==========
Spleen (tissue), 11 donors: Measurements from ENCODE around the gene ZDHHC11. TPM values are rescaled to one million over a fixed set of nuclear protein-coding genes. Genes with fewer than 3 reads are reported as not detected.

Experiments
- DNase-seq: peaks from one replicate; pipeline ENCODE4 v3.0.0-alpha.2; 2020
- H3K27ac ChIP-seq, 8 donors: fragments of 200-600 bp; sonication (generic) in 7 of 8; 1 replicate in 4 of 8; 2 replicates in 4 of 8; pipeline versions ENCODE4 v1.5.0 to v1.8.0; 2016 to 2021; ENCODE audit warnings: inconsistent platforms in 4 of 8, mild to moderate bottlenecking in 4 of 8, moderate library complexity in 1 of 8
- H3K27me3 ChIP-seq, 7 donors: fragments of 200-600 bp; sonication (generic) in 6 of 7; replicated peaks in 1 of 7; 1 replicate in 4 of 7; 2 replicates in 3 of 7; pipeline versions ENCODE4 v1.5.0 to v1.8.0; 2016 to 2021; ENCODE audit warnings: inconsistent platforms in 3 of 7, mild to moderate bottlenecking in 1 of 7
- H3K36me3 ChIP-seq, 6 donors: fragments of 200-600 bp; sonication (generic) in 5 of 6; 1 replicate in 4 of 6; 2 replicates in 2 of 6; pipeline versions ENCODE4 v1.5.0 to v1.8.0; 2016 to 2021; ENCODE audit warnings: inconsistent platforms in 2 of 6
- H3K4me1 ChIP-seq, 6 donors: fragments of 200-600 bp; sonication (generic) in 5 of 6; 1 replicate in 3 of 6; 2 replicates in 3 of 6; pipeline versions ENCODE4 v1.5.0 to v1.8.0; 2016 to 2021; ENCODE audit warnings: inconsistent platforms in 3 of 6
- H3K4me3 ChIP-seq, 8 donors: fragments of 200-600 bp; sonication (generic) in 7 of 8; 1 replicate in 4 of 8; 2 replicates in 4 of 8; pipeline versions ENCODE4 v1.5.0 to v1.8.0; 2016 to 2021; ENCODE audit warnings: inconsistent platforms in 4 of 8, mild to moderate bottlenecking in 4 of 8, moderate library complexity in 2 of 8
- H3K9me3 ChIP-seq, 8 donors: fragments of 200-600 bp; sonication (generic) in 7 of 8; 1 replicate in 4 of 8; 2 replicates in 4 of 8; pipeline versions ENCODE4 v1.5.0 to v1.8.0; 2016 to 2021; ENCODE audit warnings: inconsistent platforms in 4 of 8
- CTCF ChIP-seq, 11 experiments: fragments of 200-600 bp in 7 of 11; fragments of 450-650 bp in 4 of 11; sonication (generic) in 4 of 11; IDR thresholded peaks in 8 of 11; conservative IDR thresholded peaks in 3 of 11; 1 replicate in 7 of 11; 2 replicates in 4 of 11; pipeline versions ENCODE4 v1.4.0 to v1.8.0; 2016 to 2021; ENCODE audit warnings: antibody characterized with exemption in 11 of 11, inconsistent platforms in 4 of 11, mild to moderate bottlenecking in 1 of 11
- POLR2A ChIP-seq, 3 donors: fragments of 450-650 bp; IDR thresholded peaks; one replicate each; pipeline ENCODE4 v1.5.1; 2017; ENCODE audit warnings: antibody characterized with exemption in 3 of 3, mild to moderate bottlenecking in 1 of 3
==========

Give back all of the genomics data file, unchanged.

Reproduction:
Spleen (tissue), 11 donors: Measurements from ENCODE around the gene ZDHHC11. TPM values are rescaled to one million over a fixed set of nuclear protein-coding genes. Genes with fewer than 3 reads are reported as not detected.

Experiments
- DNase-seq: peaks from one replicate; pipeline ENCODE4 v3.0.0-alpha.2; 2020
- H3K27ac ChIP-seq, 8 donors: fragments of 200-600 bp; sonication (generic) in 7 of 8; 1 replicate in 4 of 8; 2 replicates in 4 of 8; pipeline versions ENCODE4 v1.5.0 to v1.8.0; 2016 to 2021; ENCODE audit warnings: inconsistent platforms in 4 of 8, mild to moderate bottlenecking in 4 of 8, moderate library complexity in 1 of 8
- H3K27me3 ChIP-seq, 7 donors: fragments of 200-600 bp; sonication (generic) in 6 of 7; replicated peaks in 1 of 7; 1 replicate in 4 of 7; 2 replicates in 3 of 7; pipeline versions ENCODE4 v1.5.0 to v1.8.0; 2016 to 2021; ENCODE audit warnings: inconsistent platforms in 3 of 7, mild to moderate bottlenecking in 1 of 7
- H3K36me3 ChIP-seq, 6 donors: fragments of 200-600 bp; sonication (generic) in 5 of 6; 1 replicate in 4 of 6; 2 replicates in 2 of 6; pipeline versions ENCODE4 v1.5.0 to v1.8.0; 2016 to 2021; ENCODE audit warnings: inconsistent platforms in 2 of 6
- H3K4me1 ChIP-seq, 6 donors: fragments of 200-600 bp; sonication (generic) in 5 of 6; 1 replicate in 3 of 6; 2 replicates in 3 of 6; pipeline versions ENCODE4 v1.5.0 to v1.8.0; 2016 to 2021; ENCODE audit warnings: inconsistent platforms in 3 of 6
- H3K4me3 ChIP-seq, 8 donors: fragments of 200-600 bp; sonication (generic) in 7 of 8; 1 replicate in 4 of 8; 2 replicates in 4 of 8; pipeline versions ENCODE4 v1.5.0 to v1.8.0; 2016 to 2021; ENCODE audit warnings: inconsistent platforms in 4 of 8, mild to moderate bottlenecking in 4 of 8, moderate library complexity in 2 of 8
- H3K9me3 ChIP-seq, 8 donors: fragments of 200-600 bp; sonication (generic) in 7 of 8; 1 replicate in 4 of 8; 2 replicates in 4 of 8; pipeline versions ENCODE4 v1.5.0 to v1.8.0; 2016 to 2021; ENCODE audit warnings: inconsistent platforms in 4 of 8
- CTCF ChIP-seq, 11 experiments: fragments of 200-600 bp in 7 of 11; fragments of 450-650 bp in 4 of 11; sonication (generic) in 4 of 11; IDR thresholded peaks in 8 of 11; conservative IDR thresholded peaks in 3 of 11; 1 replicate in 7 of 11; 2 replicates in 4 of 11; pipeline versions ENCODE4 v1.4.0 to v1.8.0; 2016 to 2021; ENCODE audit warnings: antibody characterized with exemption in 11 of 11, inconsistent platforms in 4 of 11, mild to moderate bottlenecking in 1 of 11
- POLR2A ChIP-seq, 3 donors: fragments of 450-650 bp; IDR thresholded peaks; one replicate each; pipeline ENCODE4 v1.5.1; 2017; ENCODE audit warnings: antibody characterized with exemption in 3 of 3, mild to moderate bottlenecking in 1 of 3